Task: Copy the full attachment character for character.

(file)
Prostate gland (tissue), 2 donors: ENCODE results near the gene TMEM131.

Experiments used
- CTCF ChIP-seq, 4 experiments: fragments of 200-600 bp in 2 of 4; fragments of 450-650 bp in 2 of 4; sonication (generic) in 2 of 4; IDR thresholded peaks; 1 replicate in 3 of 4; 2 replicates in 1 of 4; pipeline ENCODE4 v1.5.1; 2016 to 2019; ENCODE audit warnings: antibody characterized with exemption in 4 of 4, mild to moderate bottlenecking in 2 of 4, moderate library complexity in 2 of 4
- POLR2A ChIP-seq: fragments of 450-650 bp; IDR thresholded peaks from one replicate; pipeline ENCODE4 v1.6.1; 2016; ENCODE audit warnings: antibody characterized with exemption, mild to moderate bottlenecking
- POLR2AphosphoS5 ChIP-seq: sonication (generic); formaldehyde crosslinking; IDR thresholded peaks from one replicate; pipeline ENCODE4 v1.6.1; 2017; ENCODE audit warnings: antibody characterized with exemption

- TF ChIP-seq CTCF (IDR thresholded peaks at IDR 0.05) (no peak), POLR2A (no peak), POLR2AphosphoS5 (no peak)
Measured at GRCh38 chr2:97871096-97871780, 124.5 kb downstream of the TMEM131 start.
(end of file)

Prostate gland (tissue), 2 donors: ENCODE results near the gene TMEM131.

Experiments used
- CTCF ChIP-seq, 4 experiments: fragments of 200-600 bp in 2 of 4; fragments of 450-650 bp in 2 of 4; sonication (generic) in 2 of 4; IDR thresholded peaks; 1 replicate in 3 of 4; 2 replicates in 1 of 4; pipeline ENCODE4 v1.5.1; 2016 to 2019; ENCODE audit warnings: antibody characterized with exemption in 4 of 4, mild to moderate bottlenecking in 2 of 4, moderate library complexity in 2 of 4
- POLR2A ChIP-seq: fragments of 450-650 bp; IDR thresholded peaks from one replicate; pipeline ENCODE4 v1.6.1; 2016; ENCODE audit warnings: antibody characterized with exemption, mild to moderate bottlenecking
- POLR2AphosphoS5 ChIP-seq: sonication (generic); formaldehyde crosslinking; IDR thresholded peaks from one replicate; pipeline ENCODE4 v1.6.1; 2017; ENCODE audit warnings: antibody characterized with exemption

- TF ChIP-seq CTCF (IDR thresholded peaks at IDR 0.05) (no peak), POLR2A (no peak), POLR2AphosphoS5 (no peak)
Measured at GRCh38 chr2:97871096-97871780, 124.5 kb downstream of the TMEM131 start.